41° 40′ 34.4028” N
8° 54′ 3.4524” E
Wednesday 21th of june to Sunday 25th of June
Fantastic sailing day! We set off from Cargése in the early morning and immediately set sail, even though the wind is weak, and now it’s time for morning coffee. The wind increases during the day, and eight hours later we reach Porto Pollo after an absolutely enchanting day at sea. Dolphins have played alongside the boat. One mountain scenery has replaced the next.
Porto Pollo means “the troubled port”, and it got its name many years ago, when the city was a favourite target for pirates in the area. You don’t see many pirates these days, but the city is obviously preparing for a giant invasion of sailing tourists.
The town itself is small, almost dried up – and honestly quite boring – with its only 100 permanent inhabitants. On the other hand, it is blessed with mile-long beaches, and along these hundreds of buoys are laid out to welcome the invasion of sailors.
We are here outside high season, so less than every tenth buoy is occupied. The price for a buoy outside high season: 20 €.
After two days of lazy life outside the Porto Pollo beach, we head for Propriano – a bigger city with a real port and 3200 inhabitants.
As always, we prepare ourselves for a new destination, and read in the guidebook, about a dynamic coastal city with a maritime atmosphere and great beach life. In our “bible” during the sailing trip – “Mediterranean France & Corsica Pilot” by Rod Heikell – we find a different and more interesting angle. He writes, that for decades Propriano has had a dubious reputation. In the 1950s, the city was referred to as a city to avoid, where innocent locals were being murdered, and a local fisherman killed the Coast Guard, when he was charged for fishing with dynamite.
Propriano apparently has a large catalogue of violent crimes. As late as april 1990, the liberation movement, FLNC, blew one of the city’s restaurants up.
We ourselves experienced the city as quite peaceful. Good restaurants. Nice beaches. And amiable Frenchmen.
Bonus info: Try eating at Tempi Fa, close to the harbour. It is – according to Tripadvisor – the 39th best of 2,192 restaurants in Corsica – if you rely on review sites like that. During the daytime Tempi Fa offers wine and tapas and in the evening solid Corsican dinner dishes far behind the wine cellar. Tempi Fa is build around a wine bar with exclusively Corsican wines. We had the best red wine so far on our entire time in Corsica. Granite is the name of the wine. Very complex. Full of character. It is an appellation Ajaccio Protégée, but it is produced close to Propriano, which does not have its own appellation. A votre santé!
42° 20′ 55.7988” N
8° 36′ 51.5808” E
June 16, 2017
It’s becoming summer in Calvi. It’s mid June, the temperature is buzzing close to 30 degrees, the beachgoers flood the beach, and all over the harbour disco rhythms blast all night in an attempt to whip up an early summer atmosphere.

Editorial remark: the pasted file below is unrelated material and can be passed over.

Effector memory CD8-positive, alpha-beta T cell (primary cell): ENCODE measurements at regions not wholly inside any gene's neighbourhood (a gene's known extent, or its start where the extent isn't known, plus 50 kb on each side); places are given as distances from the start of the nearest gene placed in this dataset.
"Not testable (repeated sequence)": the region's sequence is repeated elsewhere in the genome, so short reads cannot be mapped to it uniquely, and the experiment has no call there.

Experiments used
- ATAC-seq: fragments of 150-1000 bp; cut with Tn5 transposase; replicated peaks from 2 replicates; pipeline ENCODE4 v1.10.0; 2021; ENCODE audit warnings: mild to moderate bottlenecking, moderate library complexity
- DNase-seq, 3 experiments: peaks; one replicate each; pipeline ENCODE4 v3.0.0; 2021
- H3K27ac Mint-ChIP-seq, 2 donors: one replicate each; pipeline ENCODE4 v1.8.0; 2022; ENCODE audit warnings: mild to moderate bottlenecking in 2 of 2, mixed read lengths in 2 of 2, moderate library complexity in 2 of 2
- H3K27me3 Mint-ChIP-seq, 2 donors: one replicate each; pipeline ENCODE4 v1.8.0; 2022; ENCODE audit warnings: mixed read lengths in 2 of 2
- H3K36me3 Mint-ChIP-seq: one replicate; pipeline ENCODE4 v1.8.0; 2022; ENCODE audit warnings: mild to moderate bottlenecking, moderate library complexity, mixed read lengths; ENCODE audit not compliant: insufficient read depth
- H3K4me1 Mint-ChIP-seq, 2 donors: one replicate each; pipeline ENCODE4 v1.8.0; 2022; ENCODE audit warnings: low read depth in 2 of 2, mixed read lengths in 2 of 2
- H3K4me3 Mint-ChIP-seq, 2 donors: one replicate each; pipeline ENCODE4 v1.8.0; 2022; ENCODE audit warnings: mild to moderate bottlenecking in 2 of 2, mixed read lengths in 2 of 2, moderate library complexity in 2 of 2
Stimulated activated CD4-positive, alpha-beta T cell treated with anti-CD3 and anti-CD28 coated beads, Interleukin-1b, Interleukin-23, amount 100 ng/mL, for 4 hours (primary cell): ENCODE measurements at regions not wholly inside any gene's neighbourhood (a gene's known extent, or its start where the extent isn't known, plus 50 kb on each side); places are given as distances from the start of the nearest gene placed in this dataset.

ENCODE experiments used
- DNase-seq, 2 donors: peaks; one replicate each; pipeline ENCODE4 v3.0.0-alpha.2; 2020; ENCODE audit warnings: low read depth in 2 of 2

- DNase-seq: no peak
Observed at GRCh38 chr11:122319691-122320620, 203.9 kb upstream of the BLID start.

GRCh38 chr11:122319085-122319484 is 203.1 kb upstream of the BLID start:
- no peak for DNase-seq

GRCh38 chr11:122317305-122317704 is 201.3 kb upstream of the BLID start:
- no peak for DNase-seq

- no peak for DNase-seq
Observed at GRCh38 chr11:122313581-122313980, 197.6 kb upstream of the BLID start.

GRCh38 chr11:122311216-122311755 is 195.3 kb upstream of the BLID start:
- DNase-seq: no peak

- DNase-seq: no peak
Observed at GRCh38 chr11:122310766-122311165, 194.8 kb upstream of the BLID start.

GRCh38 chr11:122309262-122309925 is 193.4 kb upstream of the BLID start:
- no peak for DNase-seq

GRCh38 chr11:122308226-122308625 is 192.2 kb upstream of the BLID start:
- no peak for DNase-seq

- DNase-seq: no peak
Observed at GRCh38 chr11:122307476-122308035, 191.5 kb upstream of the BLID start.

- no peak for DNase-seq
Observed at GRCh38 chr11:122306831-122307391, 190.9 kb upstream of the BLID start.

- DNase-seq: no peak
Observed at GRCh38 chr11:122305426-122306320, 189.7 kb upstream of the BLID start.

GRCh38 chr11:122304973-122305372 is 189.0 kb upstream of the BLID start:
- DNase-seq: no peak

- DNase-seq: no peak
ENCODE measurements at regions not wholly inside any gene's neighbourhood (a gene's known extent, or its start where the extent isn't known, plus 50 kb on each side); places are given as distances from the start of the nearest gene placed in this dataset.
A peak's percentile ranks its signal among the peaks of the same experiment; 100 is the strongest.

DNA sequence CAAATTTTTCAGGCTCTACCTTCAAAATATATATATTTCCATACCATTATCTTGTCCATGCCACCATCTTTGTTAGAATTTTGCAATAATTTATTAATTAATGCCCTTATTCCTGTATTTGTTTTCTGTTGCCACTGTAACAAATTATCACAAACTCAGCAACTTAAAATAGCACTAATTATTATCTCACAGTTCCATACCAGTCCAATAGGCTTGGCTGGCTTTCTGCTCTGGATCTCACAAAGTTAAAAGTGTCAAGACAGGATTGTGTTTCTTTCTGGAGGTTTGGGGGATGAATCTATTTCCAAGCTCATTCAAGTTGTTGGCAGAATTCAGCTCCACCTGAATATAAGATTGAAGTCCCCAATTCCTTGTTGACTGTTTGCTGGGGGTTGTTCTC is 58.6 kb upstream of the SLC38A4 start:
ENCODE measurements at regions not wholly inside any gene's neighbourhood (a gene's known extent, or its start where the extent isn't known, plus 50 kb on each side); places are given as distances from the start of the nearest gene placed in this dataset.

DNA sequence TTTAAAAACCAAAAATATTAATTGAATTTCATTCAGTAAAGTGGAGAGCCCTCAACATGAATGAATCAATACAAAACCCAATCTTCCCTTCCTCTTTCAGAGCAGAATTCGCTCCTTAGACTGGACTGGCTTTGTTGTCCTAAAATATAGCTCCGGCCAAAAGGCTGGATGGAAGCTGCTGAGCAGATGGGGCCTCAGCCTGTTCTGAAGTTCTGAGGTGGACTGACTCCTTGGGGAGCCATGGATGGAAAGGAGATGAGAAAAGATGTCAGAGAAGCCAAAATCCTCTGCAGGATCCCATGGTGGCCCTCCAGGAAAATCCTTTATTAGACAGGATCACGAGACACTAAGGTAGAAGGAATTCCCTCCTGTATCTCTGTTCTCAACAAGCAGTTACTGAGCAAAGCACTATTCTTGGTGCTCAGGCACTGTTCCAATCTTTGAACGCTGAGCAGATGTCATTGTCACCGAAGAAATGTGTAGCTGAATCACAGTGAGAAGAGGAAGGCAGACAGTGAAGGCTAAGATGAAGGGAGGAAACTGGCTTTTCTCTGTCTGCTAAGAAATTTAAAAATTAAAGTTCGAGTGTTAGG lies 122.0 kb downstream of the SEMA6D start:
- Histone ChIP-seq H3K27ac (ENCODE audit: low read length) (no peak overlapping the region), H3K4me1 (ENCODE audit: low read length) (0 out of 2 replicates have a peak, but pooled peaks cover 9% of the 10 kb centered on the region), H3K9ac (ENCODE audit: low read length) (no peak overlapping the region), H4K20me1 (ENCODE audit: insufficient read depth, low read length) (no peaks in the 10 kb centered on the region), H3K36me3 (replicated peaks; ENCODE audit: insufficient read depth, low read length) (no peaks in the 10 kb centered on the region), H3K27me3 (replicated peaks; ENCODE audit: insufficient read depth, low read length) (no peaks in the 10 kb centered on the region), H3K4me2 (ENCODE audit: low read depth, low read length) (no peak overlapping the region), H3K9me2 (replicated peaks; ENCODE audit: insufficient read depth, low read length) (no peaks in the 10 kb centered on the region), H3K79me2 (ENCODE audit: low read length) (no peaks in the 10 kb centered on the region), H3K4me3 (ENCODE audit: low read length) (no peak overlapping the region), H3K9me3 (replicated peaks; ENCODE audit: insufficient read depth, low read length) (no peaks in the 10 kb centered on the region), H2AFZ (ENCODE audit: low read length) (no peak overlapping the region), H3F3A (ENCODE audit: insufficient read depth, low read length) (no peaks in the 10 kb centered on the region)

After having been in Denmark for almost two months, we arrive in a transformed city. Most of the snow is melted on the Corsican mountains, and everywhere Calvi is enjoying more life, than when we left Ronja on a rack at the pickup site, Chantier Navale, at the end of April.
Calvi has become too much for those of us, who enjoy a good night’s sleep. We must continue.
The next stop becomes Girolata, which is not a port but a protected bay with laid out buoys in a pattern resembling a port. You are assigned to a spot by helpful port assistants in inflatable boats that take care of attaching rope to buoys front and rear. We are close to the other boats in an exceptional beautiful landscape with brown dairy cattle on the beach, primitive restauration shacks – all surrounded by beautiful mountains, and after the tour boats have brought the last tourists back to civilization, we are even blessed with a divine silence.
It costs 31 euros for one night. Well, for two buoys and an infinite silence for the hole night. Sometimes that’s worth 31 euros.
We stay for two nights, and we go for walks in the nearby mountains. On Tuesday we continue to Cargése, a small harbour with room for only 12-15 boats in addition to the permanent occupants. Cargése is a Greek-inspired mountain village with Greek Catholic churches. The location is wonderful. But otherwise we are most affected by the fact, that it is less than ideal for shopping. First, you climb a mountain under the burning sun to reach the local Spar supermarket at the top of the mountain, and then you clamber down the mountain again with your stuffed shopping bags.
Bonus info: Should you ever use a port for some months in Corsica, while you are at home, Calvi is a good bet. Chantier Navale, the local pick up space, stores your boat at an acceptable price, and if you need to have small jobs done on the boat, then Dumé, the practical guy on the spot is more than ordinarily friendly, totally reliable and capable of getting things done. Only “minus” is, that he speaks only French. Great guy.